Once Germany is equipped with the new 5G mobile telecommunications standard, employees in the field of agriculture will also reap the rewards of this technology. From smart fields to silent cowbells – things that were once barely imaginable have now become possible.
A soothing sound or a dreadful racket? When it comes to cowbells, opinions differ. The fact is that 5G heralds the arrival of silent cowbells. It’s true there are already GPS transmitters to help keep track of cows and goats. But a 5G collar offers a lot more scope. Animals can be traced more quickly and accurately because their location can be determined in real time. Smart cowbells also compile a profile that provides information on the animals’ movements and health status. If a cow spends an unusually long time on one patch, the transmitter sends a signal – and someone can check that all is in order. With GPS or LTE, the availability of such functions is limited in comparison with 5G – and they are much slower.
The 5G collar also contains sensors that evaluate the feeding behaviour of an animal and measure its body temperature. So the farmer can take action whenever an intervention becomes necessary. A sensor attached to the tail of a pregnant cow can even recognise the onset of labour and signal that a birth is imminent – allowing people to arrive on the scene at the key moment and ensure the survival of both the calf and cow.
Digital solutions are in demand, not only in the fields, but also in the farmyard. In a smart stable, for example, the livestock are milked automatically. If an animal wants to be milked, it independently presents itself to a milking robot. On average, these robots produce seven per cent more milk and during the milking process, they also check the health of the udder. There are automated feeding processes too, and a little robot can help clean the stables. This might not replace physical contact with the animals, but it does save a lot of work.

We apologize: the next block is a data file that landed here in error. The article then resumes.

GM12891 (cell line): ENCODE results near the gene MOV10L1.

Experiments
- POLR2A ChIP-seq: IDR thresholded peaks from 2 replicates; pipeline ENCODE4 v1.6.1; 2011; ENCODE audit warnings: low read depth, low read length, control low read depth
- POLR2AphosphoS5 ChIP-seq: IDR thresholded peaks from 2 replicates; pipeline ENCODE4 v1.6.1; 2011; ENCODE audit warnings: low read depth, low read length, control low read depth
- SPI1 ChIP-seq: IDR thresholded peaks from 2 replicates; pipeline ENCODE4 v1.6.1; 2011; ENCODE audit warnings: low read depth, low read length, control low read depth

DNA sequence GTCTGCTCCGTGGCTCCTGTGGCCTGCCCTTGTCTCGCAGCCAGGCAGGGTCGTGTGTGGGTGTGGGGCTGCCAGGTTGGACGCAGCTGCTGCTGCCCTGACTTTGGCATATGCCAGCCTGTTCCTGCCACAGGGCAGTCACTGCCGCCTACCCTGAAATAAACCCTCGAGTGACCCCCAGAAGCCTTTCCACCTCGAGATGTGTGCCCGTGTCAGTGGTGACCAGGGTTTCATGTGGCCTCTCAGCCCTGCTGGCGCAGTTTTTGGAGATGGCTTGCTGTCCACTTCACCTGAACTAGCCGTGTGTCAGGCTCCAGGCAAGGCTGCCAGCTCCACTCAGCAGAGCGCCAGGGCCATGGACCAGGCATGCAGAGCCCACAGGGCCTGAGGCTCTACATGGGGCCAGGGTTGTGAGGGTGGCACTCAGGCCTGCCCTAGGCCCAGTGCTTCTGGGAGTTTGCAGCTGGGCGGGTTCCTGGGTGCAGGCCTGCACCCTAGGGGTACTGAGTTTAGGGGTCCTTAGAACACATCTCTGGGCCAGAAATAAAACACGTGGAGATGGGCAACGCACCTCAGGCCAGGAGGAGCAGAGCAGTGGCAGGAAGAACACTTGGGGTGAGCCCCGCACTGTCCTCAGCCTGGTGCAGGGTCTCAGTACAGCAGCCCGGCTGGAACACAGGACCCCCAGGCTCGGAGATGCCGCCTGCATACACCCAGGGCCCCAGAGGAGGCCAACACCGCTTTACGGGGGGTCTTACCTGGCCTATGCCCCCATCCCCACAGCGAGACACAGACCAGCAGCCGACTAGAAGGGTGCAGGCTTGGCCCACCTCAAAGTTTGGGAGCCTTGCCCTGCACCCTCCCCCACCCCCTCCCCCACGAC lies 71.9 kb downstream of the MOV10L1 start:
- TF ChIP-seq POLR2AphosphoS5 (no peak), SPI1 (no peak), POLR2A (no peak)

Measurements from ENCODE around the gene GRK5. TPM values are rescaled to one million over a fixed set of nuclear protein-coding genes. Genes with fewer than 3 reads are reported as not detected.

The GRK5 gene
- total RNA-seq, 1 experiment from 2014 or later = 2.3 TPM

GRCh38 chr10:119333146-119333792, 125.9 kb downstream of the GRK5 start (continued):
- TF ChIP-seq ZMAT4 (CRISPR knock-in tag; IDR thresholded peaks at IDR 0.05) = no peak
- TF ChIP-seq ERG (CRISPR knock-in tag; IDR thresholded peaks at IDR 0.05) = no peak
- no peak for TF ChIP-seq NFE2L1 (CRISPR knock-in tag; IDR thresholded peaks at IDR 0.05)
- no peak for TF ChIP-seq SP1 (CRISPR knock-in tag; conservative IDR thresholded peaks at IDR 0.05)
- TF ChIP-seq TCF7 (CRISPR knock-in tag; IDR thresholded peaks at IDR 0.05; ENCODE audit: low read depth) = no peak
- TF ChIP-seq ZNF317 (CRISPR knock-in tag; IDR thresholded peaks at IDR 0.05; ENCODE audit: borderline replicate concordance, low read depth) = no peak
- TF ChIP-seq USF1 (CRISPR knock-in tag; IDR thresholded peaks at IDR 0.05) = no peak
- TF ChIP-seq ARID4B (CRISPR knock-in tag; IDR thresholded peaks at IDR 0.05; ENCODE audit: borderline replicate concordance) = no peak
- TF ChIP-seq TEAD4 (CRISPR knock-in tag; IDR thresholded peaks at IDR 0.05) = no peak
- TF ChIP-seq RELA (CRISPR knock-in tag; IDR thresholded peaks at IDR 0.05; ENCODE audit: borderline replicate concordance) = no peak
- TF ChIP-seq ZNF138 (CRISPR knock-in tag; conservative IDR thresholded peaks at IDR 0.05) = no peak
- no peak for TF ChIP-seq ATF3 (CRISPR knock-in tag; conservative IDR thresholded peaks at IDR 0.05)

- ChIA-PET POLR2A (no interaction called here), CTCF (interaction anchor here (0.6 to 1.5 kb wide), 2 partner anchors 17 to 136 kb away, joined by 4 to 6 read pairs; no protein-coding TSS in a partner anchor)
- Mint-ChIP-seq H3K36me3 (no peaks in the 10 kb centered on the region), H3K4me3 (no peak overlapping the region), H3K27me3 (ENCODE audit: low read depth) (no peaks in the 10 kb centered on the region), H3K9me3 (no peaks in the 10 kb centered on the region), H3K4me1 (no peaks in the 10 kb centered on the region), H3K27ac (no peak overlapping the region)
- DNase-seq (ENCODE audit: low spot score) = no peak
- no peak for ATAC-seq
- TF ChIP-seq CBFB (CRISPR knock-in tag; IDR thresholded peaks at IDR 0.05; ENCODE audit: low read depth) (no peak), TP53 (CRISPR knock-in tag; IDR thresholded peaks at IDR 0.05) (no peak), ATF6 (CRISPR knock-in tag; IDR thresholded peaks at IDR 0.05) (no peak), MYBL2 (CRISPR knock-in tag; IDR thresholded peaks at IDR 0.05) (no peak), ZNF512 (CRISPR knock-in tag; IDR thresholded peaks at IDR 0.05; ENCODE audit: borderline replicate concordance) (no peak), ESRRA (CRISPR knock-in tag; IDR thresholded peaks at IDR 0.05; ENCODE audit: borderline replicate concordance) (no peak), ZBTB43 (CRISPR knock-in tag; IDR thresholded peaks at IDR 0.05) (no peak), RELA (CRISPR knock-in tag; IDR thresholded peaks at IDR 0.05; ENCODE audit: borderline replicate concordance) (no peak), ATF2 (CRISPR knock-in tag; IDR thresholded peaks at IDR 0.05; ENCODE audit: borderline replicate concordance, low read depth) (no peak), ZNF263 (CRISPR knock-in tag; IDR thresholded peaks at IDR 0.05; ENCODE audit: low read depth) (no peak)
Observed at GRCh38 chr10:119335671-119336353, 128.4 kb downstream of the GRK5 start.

Just like smart cowbells, the stable also collects and evaluates data. Insights into the digital farmyard are being provided by pilot projects, like the one in the Vechta district. The Federal Ministry of Food and Agriculture is providing over 50 million euros for 14 digital testing grounds. These include Landnetz (Countryside Network) in Saxony, which involves supplying 5G coverage across 200 square kilometres between Nossen and Torgau.
In cultivated fields too, changes are also under way, with drones and sensors providing information about plant growth and the nutrient content of plants and soil. Based on this suggestion, the farmer receives suggestions for the ideal fertiliser mix and information about where this should be applied, to within a few centimetres. This helps save resources and can also lead to a better harvest.
5G drone flights can also deliver significantly improved image quality. Some of these tasks can also be performed with LTE technology, but 5G is faster and more reliable. In the future, fertilising and harvesting will increasingly be taken over by autonomous farm machinery. Employees will control the processes remotely in real time while taking virtual tours of the property.
5G should eventually be comprehensively available within the agricultural sector. Regions that have up to now been left behind will join forces with others, enabling all farmers to reap the benefits of the new mobile telecommunications standard. In tomorrow’s fields and farmyards, numerous processes will take place in parallel, thereby saving labour costs and time. Efficient irrigation is also possible: with sensors on trees and information about their growth, farmers can save up to 30 per cent of the water that would otherwise be used. Such savings are particularly important during summer droughts, as these resources can help keep the farm going.
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